Iraqi Prime Minister Nuri al-Maliki, in a speech during a visit Friday to the Baghdad Operations Command, insisted the capital was not in danger.
“We have an army to respond to the catastrophe that has occurred, and Baghdad is safe and cannot be exposed to instability,” he said, according to a statement released by his office.
“We will punish anyone making problems in the city of Baghdad.”
The Prime Minister, who is widely blamed for fostering sectarian division, is under pressure to allow the formation of an inclusive government. Iraq’s newly elected Parliament is due to meet on Tuesday.
Mass graves, executions
Meanwhile, reports continue to emerge of atrocities committed by both sides.
Besides the reported Tikrit executions, Human Rights Watch said Saturday that ISIS fighters kidnapped at least 40 Shia Turkmen, dynamited four Shia places of worship, and ransacked homes and farms in two Shia villages just outside Mosul, citing displaced residents and local activists and journalists.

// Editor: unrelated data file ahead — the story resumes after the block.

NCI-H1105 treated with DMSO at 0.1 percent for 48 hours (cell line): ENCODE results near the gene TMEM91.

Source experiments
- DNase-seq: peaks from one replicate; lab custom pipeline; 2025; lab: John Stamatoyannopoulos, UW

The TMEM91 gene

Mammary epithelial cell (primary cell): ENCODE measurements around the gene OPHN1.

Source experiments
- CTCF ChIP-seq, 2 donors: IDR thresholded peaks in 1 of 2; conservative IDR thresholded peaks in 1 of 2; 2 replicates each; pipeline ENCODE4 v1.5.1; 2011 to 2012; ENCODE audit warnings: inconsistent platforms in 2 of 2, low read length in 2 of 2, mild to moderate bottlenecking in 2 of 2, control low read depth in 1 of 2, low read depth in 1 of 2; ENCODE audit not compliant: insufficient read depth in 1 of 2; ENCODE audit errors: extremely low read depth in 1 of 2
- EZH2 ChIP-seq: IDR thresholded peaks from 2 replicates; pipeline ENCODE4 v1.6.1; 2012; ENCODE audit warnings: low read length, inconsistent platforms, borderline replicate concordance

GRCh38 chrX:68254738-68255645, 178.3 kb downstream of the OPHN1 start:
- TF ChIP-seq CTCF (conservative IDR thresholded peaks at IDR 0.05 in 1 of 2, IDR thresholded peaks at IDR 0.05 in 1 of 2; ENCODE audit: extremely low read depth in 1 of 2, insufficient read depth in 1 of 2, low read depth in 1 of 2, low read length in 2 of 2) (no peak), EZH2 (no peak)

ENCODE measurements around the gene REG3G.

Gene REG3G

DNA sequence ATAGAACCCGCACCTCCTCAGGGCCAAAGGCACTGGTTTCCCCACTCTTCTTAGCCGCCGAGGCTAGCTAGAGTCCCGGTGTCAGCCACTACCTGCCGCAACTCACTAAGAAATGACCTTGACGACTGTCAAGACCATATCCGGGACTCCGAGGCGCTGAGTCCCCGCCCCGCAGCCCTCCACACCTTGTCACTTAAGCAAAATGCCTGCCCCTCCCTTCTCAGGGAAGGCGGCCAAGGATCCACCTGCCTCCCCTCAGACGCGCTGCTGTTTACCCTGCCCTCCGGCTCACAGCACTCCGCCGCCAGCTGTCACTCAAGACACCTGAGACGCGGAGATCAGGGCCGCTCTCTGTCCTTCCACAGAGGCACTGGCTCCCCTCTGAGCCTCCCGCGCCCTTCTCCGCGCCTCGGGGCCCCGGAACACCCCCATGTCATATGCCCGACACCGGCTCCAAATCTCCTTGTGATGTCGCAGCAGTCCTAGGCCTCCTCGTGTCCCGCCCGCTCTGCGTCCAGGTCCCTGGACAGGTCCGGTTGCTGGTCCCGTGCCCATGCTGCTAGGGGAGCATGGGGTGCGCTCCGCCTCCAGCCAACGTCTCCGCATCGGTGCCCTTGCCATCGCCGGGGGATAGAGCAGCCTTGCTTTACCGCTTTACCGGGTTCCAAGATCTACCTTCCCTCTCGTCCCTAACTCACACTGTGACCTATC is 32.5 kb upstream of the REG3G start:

The few Sunni villagers who remained told those who fled that at least some of the kidnapped men had been killed, the rights group said. However, they had not seen bodies and could not give more information.
ISIS destroyed seven Shia places of worship in the predominantly Shia Turkmen city of Tal Afar, about 30 miles west of Mosul, earlier in the week, Human Rights Watch added, citing local sources.
“The ISIS rampage is part of a long pattern of attack by armed Sunni extremists on Turkmen and other minorities,” said Letta Tayler, senior terrorism and counterterrorism researcher at Human Rights Watch. “The killing, bombing, and pillaging threatens to displace entire communities, possibly forever.”
The two villages, Guba and Shireekhan, were initially seized by ISIS on June 10, during their advance on Mosul.
On Friday, Amnesty International said it had gathered evidence pointing to a pattern of “extrajudicial executions” of Sunni detainees by government forces and Shiite militias in the northern cities of Tal Afar, Mosul and Baquba.